13. Gastrointestinal hormones stimulate growth of Foregut Neuroendocrine Tumors by transactivating the EGF receptor

    PubMed Central

    Di Florio, Alessia; Sancho, Veronica; Moreno, Paola; Fave, Gianfranco Delle; Jensen, Robert T.

    2012-01-01

    Foregut Neuroendocrine Tumors[NETs] usually pursuit a benign course, but some show aggressive behavior. The treatment of patients with advanced NETs is marginally effective and new approaches are needed. In other tumors, transactivation of the EGF receptor(EGFR) by growth factors, gastrointestinal(GI) hormones and lipids can stimulate growth, which has led to new treatments. Recent studies show a direct correlation between NET malignancy and EGFR expression, EGFR inhibition decreases basal NET growth and an autocrine growth effect exerted by GI hormones, for some NETs. To determine if GI hormones can stimulate NET growth by inducing transactivation of EGFR, we examined the ability of EGF, TGFα and various GI hormones to stimulate growth of the human foregut carcinoid, BON, the somatostatinoma QGP-1 and the rat islet tumor, Rin-14B-cell lines. The EGFR tyrosine-kinase inhibitor, AG1478 strongly inhibited EGF and the GI hormones stimulated cell growth, both in BON and QGP-1 cells. In all the three neuroendocrine cell lines studied, we found EGF, TGFα and the other growth-stimulating GI hormones increased Tyr1068 EGFR phosphorylation. In BON cells, both the GI hormones neurotensin and a bombesin analogue caused a time- and dose-dependent increase in EGFR phosphorylation, which was strongly inhibited by AG1478. Moreover, we found this stimulated phosphorylation was dependent on Src kinases, PKCs, matrix metalloproteinase activation and the generation of reactive oxygen species. These results raise the possibility that disruption of this signaling cascade by either EGFR inhibition alone or combined with receptor antagonists may be a novel therapeutic approach for treatment of foregut NETs/PETs. PMID:23220008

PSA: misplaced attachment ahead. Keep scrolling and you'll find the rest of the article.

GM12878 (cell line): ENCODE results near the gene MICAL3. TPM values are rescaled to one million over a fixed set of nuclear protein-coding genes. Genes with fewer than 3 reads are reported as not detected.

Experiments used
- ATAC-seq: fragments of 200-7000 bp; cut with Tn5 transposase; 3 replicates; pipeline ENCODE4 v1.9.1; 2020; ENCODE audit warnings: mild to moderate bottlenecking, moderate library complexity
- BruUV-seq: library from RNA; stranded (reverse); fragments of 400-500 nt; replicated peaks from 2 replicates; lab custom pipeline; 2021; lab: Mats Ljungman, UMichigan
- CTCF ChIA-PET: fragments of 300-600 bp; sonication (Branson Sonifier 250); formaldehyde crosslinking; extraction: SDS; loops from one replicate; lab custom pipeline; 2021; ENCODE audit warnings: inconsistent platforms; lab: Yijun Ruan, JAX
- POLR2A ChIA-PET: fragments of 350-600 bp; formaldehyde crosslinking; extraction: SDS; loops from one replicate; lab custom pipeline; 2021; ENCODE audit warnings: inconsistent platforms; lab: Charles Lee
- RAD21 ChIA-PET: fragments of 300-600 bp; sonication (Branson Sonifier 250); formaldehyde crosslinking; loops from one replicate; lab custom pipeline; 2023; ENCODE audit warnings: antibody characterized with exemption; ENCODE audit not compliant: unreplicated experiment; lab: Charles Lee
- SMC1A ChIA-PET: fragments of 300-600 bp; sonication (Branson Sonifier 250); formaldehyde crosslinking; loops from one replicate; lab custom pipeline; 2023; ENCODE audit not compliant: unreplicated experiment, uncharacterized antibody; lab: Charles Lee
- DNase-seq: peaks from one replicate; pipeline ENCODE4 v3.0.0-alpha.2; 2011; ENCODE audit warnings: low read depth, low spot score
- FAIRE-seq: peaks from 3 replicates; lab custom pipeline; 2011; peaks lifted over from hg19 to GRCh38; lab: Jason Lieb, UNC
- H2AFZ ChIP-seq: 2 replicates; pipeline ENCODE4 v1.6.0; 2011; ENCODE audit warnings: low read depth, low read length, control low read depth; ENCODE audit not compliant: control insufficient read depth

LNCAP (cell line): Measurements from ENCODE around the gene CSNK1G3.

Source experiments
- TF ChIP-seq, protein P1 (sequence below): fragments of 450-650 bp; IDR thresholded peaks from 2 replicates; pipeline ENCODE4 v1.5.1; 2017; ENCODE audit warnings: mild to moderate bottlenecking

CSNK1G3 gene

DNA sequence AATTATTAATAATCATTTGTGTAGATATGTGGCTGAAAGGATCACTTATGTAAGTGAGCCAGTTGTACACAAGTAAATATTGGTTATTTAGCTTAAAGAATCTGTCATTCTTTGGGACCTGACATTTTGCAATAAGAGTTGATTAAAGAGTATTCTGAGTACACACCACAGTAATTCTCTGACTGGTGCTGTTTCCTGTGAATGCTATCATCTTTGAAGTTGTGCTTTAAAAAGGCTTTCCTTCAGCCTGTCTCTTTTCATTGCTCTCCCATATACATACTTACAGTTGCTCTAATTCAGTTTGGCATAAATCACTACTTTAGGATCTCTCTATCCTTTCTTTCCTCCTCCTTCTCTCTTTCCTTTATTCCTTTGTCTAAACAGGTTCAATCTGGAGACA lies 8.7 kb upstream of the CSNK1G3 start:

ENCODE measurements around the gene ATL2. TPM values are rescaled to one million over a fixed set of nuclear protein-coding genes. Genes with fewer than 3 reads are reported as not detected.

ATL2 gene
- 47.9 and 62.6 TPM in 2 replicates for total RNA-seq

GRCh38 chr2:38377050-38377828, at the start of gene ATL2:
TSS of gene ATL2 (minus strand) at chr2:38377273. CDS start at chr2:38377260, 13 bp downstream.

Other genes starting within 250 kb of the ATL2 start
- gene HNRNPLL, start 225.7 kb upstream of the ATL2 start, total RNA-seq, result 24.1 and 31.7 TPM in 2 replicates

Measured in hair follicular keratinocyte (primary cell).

14. c-Met inhibitors attenuate tumor growth of small cell hypercalcemic ovarian carcinoma (SCCOHT) populations.

    PubMed